Thanks for providing the link for the information on CFL bulbs. I know there is a lot of controversy about the mercury in them and I have read quite a lot of different opinions. I was providing information to help with energy efficiency and links to help people make educated decisions. I think there is no doubt that mercury is not safe substance, but I have also read that evidently that is going to be the only bulb available – I do not know if that will happen or not. We all have to make changes in the best way we know how and do our research. Thanks for reading and commenting on my article. Always glad for people opinions and information that help educate all of us. Marla

  9. Great and informative post! There is so much we can do to reduce the energy usage. Some things take almost no effort or investments either. And if we have to invest money it comes back over time due to reduced costs. Energy-efficiency is one of those topics where environmentalists and economists use to reach an agreement…

    1. Hi Charlotte,
      Thanks and you are correct there are many ways we can help reduce energy usage that are easy to do. Buying energy efficient products is just one to them. Thanks for reading my article and commenting. Have a healthy happy weekend! Marla

  10. This is a well written and informative article, but it does not go nearly far enough.

    Energy efficient appliances are preferable to non-energy efficient appliances, but what we need to be doing is to try and see which appliances we can do without, which appliances can we use less often.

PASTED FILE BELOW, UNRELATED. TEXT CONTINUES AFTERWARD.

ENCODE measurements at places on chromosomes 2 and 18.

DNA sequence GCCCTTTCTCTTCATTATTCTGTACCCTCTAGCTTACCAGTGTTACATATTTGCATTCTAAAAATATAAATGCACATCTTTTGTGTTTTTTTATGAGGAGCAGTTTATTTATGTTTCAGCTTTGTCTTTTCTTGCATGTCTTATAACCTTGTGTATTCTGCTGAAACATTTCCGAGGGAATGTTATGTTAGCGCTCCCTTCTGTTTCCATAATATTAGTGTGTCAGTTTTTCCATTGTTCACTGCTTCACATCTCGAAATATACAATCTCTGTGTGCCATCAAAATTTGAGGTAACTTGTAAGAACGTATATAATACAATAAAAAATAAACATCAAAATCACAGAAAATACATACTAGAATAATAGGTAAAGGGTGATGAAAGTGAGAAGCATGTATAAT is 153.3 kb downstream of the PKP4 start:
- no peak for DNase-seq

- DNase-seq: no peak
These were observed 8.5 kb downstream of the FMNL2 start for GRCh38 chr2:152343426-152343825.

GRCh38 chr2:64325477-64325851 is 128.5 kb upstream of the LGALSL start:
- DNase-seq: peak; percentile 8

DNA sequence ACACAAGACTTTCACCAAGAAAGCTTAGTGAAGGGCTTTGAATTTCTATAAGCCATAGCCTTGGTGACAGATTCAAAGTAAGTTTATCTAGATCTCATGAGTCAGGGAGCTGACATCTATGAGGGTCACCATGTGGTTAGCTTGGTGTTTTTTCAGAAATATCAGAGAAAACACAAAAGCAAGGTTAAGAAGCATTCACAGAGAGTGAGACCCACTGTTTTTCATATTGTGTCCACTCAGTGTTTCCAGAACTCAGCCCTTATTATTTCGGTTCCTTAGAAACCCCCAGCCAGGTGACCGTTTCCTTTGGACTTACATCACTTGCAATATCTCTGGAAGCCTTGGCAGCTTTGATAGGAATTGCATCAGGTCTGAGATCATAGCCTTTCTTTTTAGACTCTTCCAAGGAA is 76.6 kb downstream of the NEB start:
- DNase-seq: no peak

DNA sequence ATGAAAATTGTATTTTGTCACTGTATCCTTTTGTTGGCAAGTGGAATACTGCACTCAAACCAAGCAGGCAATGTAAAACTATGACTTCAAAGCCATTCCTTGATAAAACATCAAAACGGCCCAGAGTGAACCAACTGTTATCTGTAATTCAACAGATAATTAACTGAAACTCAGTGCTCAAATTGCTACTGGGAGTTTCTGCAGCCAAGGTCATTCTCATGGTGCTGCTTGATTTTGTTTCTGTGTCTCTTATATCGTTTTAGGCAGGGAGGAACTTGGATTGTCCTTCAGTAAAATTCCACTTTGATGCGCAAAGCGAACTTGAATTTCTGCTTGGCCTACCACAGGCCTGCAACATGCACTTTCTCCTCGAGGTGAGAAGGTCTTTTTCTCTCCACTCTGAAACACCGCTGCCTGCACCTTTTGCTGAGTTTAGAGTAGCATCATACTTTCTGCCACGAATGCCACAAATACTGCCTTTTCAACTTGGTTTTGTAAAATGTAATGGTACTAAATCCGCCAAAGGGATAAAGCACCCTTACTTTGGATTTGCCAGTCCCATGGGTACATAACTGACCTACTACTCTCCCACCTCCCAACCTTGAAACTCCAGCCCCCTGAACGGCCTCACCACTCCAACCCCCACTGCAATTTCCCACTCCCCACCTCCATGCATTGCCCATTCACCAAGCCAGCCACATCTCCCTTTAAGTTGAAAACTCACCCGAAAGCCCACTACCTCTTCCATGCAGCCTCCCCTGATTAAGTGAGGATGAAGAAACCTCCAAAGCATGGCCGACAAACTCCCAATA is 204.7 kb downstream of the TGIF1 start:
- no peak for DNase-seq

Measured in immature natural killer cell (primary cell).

We need to understand that every time we switch on our cooker or our washing-machine, or any of our gadgets, that a little more of the planet dies and is polluted. Do you really need to wash that shirt that is already white? Perhaps just hanging it on the line for half an hour would freshen it up instead? Do you really need to switch on that blender? Perhaps a hand whisk or a pestle and mortar could do the same job? Do you really need to vacuum the floor everyday, when in actual fact no-one has even walked on it? Maybe we could have one day a week where we use a brush instead? We need to be asking ourselves these questions, and many more like them. If we persist in using a dozen appliances every day, no matter how efficient they may be we are not going to save this planet.

    There are 1000 ways we can use our appliances less, and that is what we would like to see some articles about.

    1. My article was to pinpoint the need for energy efficient appliances, how to rate them to make sure they are energy efficient and to encourage people to do so. The 1000 ways to use appliance less is a whole separate article. I agree with you ideas – they are very good and should be implemented. Thank your for reading my article and commenting. Have a healthy day.

  11. smallftprints

    This is great information! We are building a new house and energy-efficiency is foremost in our minds. While the tax incentives are great, we’re finding that new construction doesn’t benefit from them as much as upgrading a home does. Even so, our savings will be realized in the day-to-day operation … and in the benefits to the earth. Thanks so much … as always, excellent information!

    1. Thanks! I’m glad that you found it informative. Good luck in building your new home and hope you find it to me the home of your dreams. Live healthy, green, and natural. Marla

Would love to know your thoughts!